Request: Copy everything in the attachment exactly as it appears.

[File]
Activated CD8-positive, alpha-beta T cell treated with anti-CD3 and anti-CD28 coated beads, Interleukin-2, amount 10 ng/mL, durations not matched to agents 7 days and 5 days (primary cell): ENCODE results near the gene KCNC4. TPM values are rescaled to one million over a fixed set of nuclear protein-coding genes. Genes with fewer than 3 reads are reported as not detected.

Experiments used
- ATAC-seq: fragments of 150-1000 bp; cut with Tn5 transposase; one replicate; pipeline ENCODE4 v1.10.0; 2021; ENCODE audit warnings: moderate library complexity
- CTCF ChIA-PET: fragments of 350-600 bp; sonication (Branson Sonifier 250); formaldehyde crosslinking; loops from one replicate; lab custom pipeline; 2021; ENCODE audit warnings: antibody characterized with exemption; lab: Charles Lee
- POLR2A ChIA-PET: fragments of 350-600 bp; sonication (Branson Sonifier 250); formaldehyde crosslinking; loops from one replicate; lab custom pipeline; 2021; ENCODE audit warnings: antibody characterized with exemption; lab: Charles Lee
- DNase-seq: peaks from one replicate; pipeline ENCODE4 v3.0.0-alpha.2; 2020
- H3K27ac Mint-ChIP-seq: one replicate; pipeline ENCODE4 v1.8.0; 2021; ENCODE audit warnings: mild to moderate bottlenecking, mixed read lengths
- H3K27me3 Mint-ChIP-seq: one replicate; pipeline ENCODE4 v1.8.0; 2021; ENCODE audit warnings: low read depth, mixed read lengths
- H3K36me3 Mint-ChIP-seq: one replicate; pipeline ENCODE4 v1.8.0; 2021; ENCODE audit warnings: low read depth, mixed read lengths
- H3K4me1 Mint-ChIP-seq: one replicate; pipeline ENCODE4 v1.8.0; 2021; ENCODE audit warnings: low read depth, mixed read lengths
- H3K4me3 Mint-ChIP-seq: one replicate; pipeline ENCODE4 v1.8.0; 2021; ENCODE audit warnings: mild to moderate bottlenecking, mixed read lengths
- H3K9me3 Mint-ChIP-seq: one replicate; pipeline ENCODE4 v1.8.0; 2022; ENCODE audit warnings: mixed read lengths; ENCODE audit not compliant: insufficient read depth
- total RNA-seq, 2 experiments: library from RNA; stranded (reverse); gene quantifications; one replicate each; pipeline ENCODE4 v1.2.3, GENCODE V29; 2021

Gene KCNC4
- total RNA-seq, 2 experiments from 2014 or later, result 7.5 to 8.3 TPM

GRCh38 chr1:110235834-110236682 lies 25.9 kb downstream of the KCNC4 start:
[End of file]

Activated CD8-positive, alpha-beta T cell treated with anti-CD3 and anti-CD28 coated beads, Interleukin-2, amount 10 ng/mL, durations not matched to agents 7 days and 5 days (primary cell): ENCODE results near the gene KCNC4. TPM values are rescaled to one million over a fixed set of nuclear protein-coding genes. Genes with fewer than 3 reads are reported as not detected.

Experiments used
- ATAC-seq: fragments of 150-1000 bp; cut with Tn5 transposase; one replicate; pipeline ENCODE4 v1.10.0; 2021; ENCODE audit warnings: moderate library complexity
- CTCF ChIA-PET: fragments of 350-600 bp; sonication (Branson Sonifier 250); formaldehyde crosslinking; loops from one replicate; lab custom pipeline; 2021; ENCODE audit warnings: antibody characterized with exemption; lab: Charles Lee
- POLR2A ChIA-PET: fragments of 350-600 bp; sonication (Branson Sonifier 250); formaldehyde crosslinking; loops from one replicate; lab custom pipeline; 2021; ENCODE audit warnings: antibody characterized with exemption; lab: Charles Lee
- DNase-seq: peaks from one replicate; pipeline ENCODE4 v3.0.0-alpha.2; 2020
- H3K27ac Mint-ChIP-seq: one replicate; pipeline ENCODE4 v1.8.0; 2021; ENCODE audit warnings: mild to moderate bottlenecking, mixed read lengths
- H3K27me3 Mint-ChIP-seq: one replicate; pipeline ENCODE4 v1.8.0; 2021; ENCODE audit warnings: low read depth, mixed read lengths
- H3K36me3 Mint-ChIP-seq: one replicate; pipeline ENCODE4 v1.8.0; 2021; ENCODE audit warnings: low read depth, mixed read lengths
- H3K4me1 Mint-ChIP-seq: one replicate; pipeline ENCODE4 v1.8.0; 2021; ENCODE audit warnings: low read depth, mixed read lengths
- H3K4me3 Mint-ChIP-seq: one replicate; pipeline ENCODE4 v1.8.0; 2021; ENCODE audit warnings: mild to moderate bottlenecking, mixed read lengths
- H3K9me3 Mint-ChIP-seq: one replicate; pipeline ENCODE4 v1.8.0; 2022; ENCODE audit warnings: mixed read lengths; ENCODE audit not compliant: insufficient read depth
- total RNA-seq, 2 experiments: library from RNA; stranded (reverse); gene quantifications; one replicate each; pipeline ENCODE4 v1.2.3, GENCODE V29; 2021

Gene KCNC4
- total RNA-seq, 2 experiments from 2014 or later, result 7.5 to 8.3 TPM

GRCh38 chr1:110235834-110236682 lies 25.9 kb downstream of the KCNC4 start: